St. John’s Square seems to be the heart of Valletta and exemplifies the Baroque character of this small capital city of Malta. Originally built by the Knights of St. John of Jerusalem, after successfully defending the island from the great Ottoman invasion in 1565, Valletta survives today as a World Heritage Site. St. John’s Cathedral (I suspect it was demoted to Co-Cathedral after British rule) built on this square was not the first church built by the Knights, but it certainly was the most beautiful and the one with which they are so closely associated and identified.
The gold gilded wood carvings are sumptuous and the cathedral is filled to the brim with lovely paintings and statuary. Unfortunately, we are not permitted to photograph Caravaggio’s Beheading of St. John in situ. We see so many masterpieces in museums out of context, that it was thrilling to see one in the very place it was meant to be; in the very room, on the same wall it was commissioned to be placed. Another Caravaggio, St Jerome was sharing the space in the chapel. I did find these photos of the two Caravaggio masterpieces .
Many of my photos were taken prior to mass and I couldn’t find the Caravaggio’s at all because the chapel was closed at that time and is only opened during tour hours. Unlike most chapels in great cathedrals that are open to the congregation and located on the sides of the building, this chapel was a separate room with large doors. I encourage you to take the tour, unless you are going to mass. Before mass, all people entering the St. John’s are required to stand in the back of the cathedral in a roped off area, not a great spot for anything but the most basic of photos because of all the tourists. Only those attending mass were allowed into the cathedral proper. After mass the lights are closed rather quickly, but I believe my best photos were taken just prior to the mass because of the lighting.
I was especially taken by the sculpture on the right. Since many of the Knights of St. John are interred in the cathedral it may very well be a monument to one of them. The two figures that appear below it are magnificent and very personalized. The one on the left looks like a Barbary pirate, while the young child on the right has characteristics of innocence. His face and hair are extremely accomplished sculpting and the sensuous mouth belies the fact that he is carved from marble.
No space went unadorned in the Baroque style, so the ceilings and walls were utilized for depicting stories from the life of Christ or it seems to promote the Knights of St. John of Jerusalem themselves. Maltese crosses were a strong design element under the arches, as if the order was responsible for holding up and supporting the cathedral, or to carry it a step further, Christendom itself. Perhaps after holding off the Ottoman onslaught they had reason enough to justify such veiled reference or obvious symbolism.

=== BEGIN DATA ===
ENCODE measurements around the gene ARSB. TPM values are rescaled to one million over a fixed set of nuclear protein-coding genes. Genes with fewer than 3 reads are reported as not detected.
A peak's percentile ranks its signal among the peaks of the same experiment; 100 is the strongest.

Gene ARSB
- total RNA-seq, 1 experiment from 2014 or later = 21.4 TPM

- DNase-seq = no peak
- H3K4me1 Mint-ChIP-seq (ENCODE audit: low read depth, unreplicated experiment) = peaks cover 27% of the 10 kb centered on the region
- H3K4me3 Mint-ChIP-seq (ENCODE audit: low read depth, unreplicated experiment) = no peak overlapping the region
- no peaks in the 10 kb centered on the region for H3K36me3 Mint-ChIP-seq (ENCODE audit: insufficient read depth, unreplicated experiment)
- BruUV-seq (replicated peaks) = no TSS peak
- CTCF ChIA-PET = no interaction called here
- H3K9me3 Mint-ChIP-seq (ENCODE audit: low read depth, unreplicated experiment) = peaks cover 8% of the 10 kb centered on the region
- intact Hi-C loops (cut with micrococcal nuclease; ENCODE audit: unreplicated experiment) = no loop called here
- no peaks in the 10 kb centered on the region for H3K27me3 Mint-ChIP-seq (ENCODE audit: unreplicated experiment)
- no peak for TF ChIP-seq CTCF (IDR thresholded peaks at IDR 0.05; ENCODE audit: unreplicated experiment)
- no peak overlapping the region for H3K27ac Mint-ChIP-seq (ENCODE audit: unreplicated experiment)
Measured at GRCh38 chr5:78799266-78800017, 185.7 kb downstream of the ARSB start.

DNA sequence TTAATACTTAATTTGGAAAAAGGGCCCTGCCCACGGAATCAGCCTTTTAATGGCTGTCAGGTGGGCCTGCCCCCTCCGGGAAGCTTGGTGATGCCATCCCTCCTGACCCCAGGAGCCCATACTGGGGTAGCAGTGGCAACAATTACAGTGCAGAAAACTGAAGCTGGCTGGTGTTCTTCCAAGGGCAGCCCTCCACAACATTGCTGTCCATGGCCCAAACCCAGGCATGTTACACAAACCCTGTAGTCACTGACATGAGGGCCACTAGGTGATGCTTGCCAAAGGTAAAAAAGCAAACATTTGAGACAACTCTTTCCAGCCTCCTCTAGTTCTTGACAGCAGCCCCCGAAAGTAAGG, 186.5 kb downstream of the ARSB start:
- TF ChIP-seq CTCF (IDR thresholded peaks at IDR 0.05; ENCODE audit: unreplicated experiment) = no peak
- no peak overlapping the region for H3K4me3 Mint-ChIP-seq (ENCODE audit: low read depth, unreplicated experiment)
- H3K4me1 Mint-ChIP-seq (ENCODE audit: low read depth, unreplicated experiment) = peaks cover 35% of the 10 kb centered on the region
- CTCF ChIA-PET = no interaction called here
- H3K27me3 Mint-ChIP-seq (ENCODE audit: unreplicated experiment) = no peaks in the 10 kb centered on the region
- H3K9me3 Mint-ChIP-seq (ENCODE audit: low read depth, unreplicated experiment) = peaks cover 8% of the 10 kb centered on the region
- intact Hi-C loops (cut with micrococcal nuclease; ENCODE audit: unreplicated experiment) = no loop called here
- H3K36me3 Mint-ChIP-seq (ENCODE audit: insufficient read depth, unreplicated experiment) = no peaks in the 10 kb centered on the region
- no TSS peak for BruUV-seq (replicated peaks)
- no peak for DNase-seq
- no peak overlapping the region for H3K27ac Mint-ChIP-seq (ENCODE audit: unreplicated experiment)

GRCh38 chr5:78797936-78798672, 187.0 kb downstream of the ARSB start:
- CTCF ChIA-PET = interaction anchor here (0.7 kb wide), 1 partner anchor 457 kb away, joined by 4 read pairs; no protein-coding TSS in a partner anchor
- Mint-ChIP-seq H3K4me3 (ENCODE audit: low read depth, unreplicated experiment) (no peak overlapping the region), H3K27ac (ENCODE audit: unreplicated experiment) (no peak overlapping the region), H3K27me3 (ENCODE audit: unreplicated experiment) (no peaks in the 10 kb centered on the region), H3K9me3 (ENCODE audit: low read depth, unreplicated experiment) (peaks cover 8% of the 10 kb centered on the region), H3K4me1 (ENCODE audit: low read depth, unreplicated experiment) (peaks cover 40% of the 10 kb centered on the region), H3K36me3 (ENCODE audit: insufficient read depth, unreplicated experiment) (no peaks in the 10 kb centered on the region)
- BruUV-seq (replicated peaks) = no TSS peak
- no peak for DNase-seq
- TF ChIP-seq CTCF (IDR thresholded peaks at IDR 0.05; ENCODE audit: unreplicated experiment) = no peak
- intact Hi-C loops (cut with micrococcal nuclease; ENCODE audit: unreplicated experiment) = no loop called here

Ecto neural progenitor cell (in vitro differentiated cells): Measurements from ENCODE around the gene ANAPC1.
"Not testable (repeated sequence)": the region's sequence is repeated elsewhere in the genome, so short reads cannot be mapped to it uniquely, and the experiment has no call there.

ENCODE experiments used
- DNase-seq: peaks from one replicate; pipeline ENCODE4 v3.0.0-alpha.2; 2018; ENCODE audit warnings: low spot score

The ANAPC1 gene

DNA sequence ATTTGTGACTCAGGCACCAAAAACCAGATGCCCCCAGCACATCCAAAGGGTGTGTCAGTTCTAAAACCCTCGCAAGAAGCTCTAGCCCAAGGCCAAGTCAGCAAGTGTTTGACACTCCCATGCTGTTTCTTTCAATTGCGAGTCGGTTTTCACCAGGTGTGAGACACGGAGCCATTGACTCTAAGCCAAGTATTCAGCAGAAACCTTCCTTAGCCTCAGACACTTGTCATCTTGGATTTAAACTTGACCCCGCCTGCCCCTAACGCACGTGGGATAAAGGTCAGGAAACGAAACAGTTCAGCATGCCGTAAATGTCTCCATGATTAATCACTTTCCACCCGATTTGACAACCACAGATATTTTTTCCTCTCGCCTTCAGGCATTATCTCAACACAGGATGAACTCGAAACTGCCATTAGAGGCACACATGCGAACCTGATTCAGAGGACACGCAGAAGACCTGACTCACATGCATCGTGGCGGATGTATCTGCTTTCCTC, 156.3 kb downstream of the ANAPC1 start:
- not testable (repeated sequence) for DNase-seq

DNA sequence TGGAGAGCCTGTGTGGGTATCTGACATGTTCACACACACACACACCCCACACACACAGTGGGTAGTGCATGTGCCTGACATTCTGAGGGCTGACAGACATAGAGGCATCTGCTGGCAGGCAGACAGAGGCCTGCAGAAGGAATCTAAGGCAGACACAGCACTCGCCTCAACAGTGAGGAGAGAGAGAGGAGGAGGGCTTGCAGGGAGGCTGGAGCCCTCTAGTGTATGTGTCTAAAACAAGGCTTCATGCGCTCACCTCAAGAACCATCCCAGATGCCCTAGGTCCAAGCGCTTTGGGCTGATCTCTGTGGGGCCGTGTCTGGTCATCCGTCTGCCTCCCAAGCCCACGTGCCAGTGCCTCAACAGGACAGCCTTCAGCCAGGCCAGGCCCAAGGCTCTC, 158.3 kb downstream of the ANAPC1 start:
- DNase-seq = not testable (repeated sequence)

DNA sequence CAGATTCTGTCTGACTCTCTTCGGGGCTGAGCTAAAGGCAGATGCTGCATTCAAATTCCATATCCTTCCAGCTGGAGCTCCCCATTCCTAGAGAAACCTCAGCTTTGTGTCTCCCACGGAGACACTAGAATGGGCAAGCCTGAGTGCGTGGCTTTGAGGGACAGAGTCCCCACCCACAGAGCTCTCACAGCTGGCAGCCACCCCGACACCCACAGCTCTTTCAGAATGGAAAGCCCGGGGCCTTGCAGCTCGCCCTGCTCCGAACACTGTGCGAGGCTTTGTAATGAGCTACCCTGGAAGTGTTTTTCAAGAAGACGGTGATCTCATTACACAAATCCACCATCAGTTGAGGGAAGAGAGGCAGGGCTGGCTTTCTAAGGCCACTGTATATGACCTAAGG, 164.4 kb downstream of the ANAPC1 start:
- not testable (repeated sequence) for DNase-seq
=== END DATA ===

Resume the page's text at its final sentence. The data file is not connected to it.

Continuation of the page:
One could easily spend an hour looking around the cathedral identifying biblical stories and that is impossible unless you take the tour (about 6-8 euro). If you decide to go on the tour, go early and get to the chapel holding the Caravaggio paintings first. The entrance is on the left side of the cathedral, not the front and the chapel is on the far wall from the tour entrance on the far right. Now for the most intriguing aspect of the cathedral, as mausoleum and shrine to the Knights.
Images of skeletons grace the floor of the cathedral, and as was the custom centuries ago, the bodies of nobility and clergy were buried beneath. The stone inlays were not as subtle as the paintings nor as elegant as mosaics, but they managed to tell their stories just as well. It was while attending mass that I had time enough to really observe them. As you walk into the cathedral you are bombarded with so much artwork and decoration, it is easy to become distracted and miss more than you would imagine. As you can see by these photos and others, as is customary in many European churches, chairs are used for the congregation to sit on during the service. These photos never could have been taken without moving the chairs aside. Even that may have been forbidden if guards were around, so I used the brief time I had after the service to get to work.
As much as I love the skeletons, the depiction of a battle at sea was my favorite of the few images I could see clearly. I have to believe it has everything to do with defending Malta from the Ottomans. Perhaps the statue I thought looked like a Barbary pirate was actually an Ottoman sailor. If you look at the larger photo, to the right is a depiction of a man with the same shaved head with ponytail and a moustache.
On your way out of St. John’s you might like to stop for a drink or a meal at one of the restaurants operating on the square. Check out the link for RestoReco at the top of the page for restaurant recommendations.